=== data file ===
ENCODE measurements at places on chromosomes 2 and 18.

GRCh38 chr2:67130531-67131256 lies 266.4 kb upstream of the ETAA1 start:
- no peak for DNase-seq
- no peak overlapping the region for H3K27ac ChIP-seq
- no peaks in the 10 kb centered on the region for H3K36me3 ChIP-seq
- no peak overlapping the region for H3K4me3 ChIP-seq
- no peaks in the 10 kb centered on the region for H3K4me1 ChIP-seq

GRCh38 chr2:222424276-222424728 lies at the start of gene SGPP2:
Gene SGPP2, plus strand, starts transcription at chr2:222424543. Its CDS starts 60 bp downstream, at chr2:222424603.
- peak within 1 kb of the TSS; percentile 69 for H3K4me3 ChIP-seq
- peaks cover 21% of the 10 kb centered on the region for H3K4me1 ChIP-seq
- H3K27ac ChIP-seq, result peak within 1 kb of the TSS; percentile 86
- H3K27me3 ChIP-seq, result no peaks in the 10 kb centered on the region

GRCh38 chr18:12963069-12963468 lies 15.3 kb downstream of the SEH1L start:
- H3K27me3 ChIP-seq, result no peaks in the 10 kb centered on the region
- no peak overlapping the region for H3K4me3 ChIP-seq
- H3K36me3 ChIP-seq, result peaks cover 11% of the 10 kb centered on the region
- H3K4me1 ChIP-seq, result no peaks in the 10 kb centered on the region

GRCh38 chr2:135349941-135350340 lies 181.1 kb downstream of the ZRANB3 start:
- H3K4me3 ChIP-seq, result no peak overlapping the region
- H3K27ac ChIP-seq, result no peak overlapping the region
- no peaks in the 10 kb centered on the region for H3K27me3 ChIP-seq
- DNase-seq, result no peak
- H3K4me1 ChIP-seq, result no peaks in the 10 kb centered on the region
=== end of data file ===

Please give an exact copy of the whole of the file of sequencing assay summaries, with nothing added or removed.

ENCODE measurements at places on chromosomes 2 and 18.

GRCh38 chr2:67130531-67131256 lies 266.4 kb upstream of the ETAA1 start:
- no peak for DNase-seq
- no peak overlapping the region for H3K27ac ChIP-seq
- no peaks in the 10 kb centered on the region for H3K36me3 ChIP-seq
- no peak overlapping the region for H3K4me3 ChIP-seq
- no peaks in the 10 kb centered on the region for H3K4me1 ChIP-seq

GRCh38 chr2:222424276-222424728 lies at the start of gene SGPP2:
Gene SGPP2, plus strand, starts transcription at chr2:222424543. Its CDS starts 60 bp downstream, at chr2:222424603.
- peak within 1 kb of the TSS; percentile 69 for H3K4me3 ChIP-seq
- peaks cover 21% of the 10 kb centered on the region for H3K4me1 ChIP-seq
- H3K27ac ChIP-seq, result peak within 1 kb of the TSS; percentile 86
- H3K27me3 ChIP-seq, result no peaks in the 10 kb centered on the region

GRCh38 chr18:12963069-12963468 lies 15.3 kb downstream of the SEH1L start:
- H3K27me3 ChIP-seq, result no peaks in the 10 kb centered on the region
- no peak overlapping the region for H3K4me3 ChIP-seq
- H3K36me3 ChIP-seq, result peaks cover 11% of the 10 kb centered on the region
- H3K4me1 ChIP-seq, result no peaks in the 10 kb centered on the region

GRCh38 chr2:135349941-135350340 lies 181.1 kb downstream of the ZRANB3 start:
- H3K4me3 ChIP-seq, result no peak overlapping the region
- H3K27ac ChIP-seq, result no peak overlapping the region
- no peaks in the 10 kb centered on the region for H3K27me3 ChIP-seq
- DNase-seq, result no peak
- H3K4me1 ChIP-seq, result no peaks in the 10 kb centered on the region